I love me a slippery-slidy, drift-centric arcade racer, as you’ll know very well if you followed the extensive Ridge Racer Cover Game feature from a while back, or indeed were kind enough to watch my playthrough of Split/Second Velocity on YouTube.
As such, I was immediately interested when PQube announced its upcoming racer Inertial Drift, developed by an outfit known as Level 91 Entertainment. This game promised a ’90s style aesthetic, exaggerated arcadey racing action… and what sounded like a rather unusual control scheme.
How exactly does a twin-stick racing game work anyway? I fired up the Inertial Drift Sunset Prologue interactive demo to find out.
Inertial Drift Sunset Prologue provides you with just a taste of what the full game will offer. There are two tracks to race on, and two classes of car to enjoy, making for a total of four separate playable events. The inclusion of the two cars was a very deliberate attempt to demonstrate how differently the various vehicles handle — something the dev team has been keen to highlight in its prerelease marketing. And believe me, you’ll really feel those differences.
The racing events provided in Inertial Drift Sunset Prologue are all time attack events in which you have three laps to set the best possible lap time. Gold, silver and bronze par times are given, and there are also global and friend leaderboards to compete on. It sounds as if there will be races against other vehicles in the full game, but a mention of “phase shift impact prevention systems” in the introductory dialogue suggests that there will be no collisions implemented; this is all about finding the perfect line and getting the best time, not racing dirty. If you’ve ever played Nadeo and Ubisoft’s classic TrackMania series, you’ll be right at home.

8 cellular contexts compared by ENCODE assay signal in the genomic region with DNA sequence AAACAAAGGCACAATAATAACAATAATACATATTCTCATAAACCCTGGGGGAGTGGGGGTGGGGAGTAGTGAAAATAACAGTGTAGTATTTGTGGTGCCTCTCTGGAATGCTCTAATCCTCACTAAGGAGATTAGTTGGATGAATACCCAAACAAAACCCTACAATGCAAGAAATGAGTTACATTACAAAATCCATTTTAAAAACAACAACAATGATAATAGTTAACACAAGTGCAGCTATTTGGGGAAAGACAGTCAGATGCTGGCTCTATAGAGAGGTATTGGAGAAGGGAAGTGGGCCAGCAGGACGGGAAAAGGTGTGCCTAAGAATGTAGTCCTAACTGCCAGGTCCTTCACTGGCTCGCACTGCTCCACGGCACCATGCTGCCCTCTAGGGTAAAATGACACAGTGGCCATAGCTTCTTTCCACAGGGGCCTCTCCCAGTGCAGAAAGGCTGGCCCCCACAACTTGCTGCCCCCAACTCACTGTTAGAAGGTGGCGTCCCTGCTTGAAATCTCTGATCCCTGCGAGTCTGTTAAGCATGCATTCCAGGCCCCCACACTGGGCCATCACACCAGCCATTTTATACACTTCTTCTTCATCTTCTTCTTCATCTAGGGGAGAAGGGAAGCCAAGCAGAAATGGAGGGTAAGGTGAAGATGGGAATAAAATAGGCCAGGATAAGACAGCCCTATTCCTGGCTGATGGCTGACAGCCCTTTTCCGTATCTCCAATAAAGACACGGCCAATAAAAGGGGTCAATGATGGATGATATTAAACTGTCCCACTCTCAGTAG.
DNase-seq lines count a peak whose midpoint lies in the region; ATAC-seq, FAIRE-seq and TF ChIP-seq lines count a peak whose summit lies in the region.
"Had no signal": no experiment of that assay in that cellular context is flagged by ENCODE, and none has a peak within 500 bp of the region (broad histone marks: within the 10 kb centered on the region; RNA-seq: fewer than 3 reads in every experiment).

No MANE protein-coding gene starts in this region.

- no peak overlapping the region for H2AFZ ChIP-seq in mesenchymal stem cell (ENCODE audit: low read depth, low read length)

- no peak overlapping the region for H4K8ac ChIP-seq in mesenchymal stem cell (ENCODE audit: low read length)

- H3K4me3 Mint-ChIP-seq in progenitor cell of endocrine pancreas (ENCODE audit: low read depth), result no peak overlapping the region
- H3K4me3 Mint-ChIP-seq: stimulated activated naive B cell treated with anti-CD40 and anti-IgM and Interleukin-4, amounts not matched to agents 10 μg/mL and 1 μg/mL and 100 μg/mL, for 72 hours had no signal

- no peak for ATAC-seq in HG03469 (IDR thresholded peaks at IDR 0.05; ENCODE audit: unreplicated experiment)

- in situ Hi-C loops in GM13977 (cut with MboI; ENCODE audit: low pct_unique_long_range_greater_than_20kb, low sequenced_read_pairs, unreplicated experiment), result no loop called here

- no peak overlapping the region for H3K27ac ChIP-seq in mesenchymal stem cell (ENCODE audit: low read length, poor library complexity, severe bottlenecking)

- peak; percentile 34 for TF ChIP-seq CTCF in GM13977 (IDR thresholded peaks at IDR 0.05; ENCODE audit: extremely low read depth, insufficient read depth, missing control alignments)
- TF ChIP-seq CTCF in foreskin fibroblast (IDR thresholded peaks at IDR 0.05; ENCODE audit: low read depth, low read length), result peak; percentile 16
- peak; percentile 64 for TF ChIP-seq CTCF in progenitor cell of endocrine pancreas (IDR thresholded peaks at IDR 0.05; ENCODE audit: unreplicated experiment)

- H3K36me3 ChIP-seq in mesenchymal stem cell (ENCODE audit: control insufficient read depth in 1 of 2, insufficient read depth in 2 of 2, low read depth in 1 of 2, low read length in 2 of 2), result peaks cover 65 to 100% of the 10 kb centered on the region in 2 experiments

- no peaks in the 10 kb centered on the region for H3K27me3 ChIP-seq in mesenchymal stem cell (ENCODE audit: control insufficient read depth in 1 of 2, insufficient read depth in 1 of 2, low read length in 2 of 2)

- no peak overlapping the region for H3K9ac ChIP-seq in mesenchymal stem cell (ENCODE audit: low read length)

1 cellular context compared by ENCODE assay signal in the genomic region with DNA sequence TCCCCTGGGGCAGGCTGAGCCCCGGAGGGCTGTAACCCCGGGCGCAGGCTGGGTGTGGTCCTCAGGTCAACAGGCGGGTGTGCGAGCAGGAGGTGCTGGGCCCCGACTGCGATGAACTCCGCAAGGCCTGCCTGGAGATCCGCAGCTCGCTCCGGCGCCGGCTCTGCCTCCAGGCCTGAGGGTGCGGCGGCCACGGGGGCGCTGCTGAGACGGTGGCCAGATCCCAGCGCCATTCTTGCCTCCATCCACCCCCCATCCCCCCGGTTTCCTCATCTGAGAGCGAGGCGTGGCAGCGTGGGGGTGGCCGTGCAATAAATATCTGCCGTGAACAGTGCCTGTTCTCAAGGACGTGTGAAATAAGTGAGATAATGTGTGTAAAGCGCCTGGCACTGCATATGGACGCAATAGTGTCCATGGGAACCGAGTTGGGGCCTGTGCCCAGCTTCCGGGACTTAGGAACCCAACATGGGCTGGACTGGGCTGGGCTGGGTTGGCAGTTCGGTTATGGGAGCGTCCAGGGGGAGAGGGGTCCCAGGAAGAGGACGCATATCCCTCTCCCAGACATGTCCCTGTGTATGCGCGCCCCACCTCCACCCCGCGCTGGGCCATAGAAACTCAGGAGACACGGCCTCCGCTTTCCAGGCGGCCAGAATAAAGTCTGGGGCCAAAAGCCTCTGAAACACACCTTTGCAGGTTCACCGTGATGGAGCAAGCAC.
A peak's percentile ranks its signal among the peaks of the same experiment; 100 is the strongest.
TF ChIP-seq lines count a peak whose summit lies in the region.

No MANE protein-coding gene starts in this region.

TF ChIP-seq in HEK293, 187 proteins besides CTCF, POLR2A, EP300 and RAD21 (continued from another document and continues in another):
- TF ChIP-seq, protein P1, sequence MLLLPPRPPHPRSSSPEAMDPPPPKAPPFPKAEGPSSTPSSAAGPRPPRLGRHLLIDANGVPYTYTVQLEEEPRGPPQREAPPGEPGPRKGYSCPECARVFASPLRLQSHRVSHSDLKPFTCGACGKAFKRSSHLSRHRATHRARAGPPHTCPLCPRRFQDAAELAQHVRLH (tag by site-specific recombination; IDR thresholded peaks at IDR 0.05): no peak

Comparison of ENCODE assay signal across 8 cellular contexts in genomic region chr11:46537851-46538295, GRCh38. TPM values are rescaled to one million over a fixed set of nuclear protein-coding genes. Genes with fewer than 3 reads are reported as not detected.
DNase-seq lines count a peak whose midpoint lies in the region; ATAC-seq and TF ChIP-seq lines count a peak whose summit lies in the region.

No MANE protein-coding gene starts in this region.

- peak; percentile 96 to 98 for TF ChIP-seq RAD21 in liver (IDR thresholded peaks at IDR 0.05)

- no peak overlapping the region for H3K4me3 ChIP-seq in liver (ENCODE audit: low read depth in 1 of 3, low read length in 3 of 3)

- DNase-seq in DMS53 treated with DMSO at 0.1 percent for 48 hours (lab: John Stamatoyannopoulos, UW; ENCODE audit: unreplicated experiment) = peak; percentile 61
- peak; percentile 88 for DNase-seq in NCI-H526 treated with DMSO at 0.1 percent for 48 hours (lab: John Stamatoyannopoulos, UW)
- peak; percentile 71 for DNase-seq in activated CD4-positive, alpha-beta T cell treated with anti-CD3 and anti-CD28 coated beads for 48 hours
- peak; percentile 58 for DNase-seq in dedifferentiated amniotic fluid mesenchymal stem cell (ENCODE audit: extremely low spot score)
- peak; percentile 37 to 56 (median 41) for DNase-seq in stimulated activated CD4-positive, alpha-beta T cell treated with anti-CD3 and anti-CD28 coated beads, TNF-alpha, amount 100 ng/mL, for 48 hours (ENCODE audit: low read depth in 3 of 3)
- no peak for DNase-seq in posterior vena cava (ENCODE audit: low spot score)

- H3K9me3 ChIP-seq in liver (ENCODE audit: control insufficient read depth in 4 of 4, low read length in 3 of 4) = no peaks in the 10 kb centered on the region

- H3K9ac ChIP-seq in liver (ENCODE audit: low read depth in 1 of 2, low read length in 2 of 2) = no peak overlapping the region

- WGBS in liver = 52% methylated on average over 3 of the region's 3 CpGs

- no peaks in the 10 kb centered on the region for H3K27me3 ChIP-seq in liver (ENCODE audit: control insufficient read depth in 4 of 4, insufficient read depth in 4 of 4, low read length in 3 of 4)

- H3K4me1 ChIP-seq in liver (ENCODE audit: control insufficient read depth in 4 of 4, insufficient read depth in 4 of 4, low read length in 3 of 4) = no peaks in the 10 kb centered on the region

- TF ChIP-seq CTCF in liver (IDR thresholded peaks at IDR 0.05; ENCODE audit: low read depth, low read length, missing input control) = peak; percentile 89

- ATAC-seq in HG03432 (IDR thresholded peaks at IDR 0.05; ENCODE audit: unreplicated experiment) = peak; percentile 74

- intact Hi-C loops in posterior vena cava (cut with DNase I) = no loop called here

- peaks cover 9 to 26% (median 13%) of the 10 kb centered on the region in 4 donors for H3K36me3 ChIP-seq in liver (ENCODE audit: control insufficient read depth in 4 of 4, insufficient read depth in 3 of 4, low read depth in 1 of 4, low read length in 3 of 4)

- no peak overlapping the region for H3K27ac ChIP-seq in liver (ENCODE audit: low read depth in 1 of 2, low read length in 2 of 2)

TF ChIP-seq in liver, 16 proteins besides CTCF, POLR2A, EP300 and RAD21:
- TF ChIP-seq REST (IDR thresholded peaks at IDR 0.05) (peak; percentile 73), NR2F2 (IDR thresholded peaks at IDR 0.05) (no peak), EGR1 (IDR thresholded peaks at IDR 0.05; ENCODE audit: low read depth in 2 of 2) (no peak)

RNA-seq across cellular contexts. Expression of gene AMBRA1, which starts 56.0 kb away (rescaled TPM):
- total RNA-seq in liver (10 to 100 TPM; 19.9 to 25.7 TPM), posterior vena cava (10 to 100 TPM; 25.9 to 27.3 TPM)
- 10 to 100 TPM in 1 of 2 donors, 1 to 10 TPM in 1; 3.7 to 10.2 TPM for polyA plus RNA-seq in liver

The fact that this is a bit different from your common or garden arcade racer makes itself immediately apparent as soon as you start racing. For starters, this is a game designed specifically for gamepad rather than racing wheel, so those without expensive hardware won’t feel at a disadvantage. But it goes deeper than that.
Steering feels unusually heavy — so much so that it’s pretty much impossible to get around even a gentle corner using just the left stick on your controller. That’s because in Inertial Drift Sunset Prologue, you’re supposed to use both sticks — your left stick is your basic steering wheel, while the right stick throws you into a drift.
The genius of this system is that it allows you to precisely control the angle of your drift, and you can keep an eye on this thanks to a helpful on-screen meter. While learning the tracks — an essential part of developing your skills in Inertial Drift Sunset Prologue — you can use this as a handy visual aid to determine the optimal drift angle to get around corners while avoiding collisions with the barriers and the loss of too much speed.
The exact implementation of the “drift stick”, as the game refers to the right stick controls, varies quite a bit from car to car. The Class C car provided in Inertial Drift Sunset Prologue, known as the Coda Gecko, allows you to get up to half of the maximum possible drift angle while accelerating; easing up on the gas allows you to slam the car around a corner at almost a complete 90-degree angle. The Class B car, meanwhile, known as the HPE Dragon, is an altogether different beast, requiring you to let go of the accelerator to start drifting, and allowing the angle to tighten only when you slam the gas back down again mid-drift. Ridge Racer fans will be particularly at home with this one.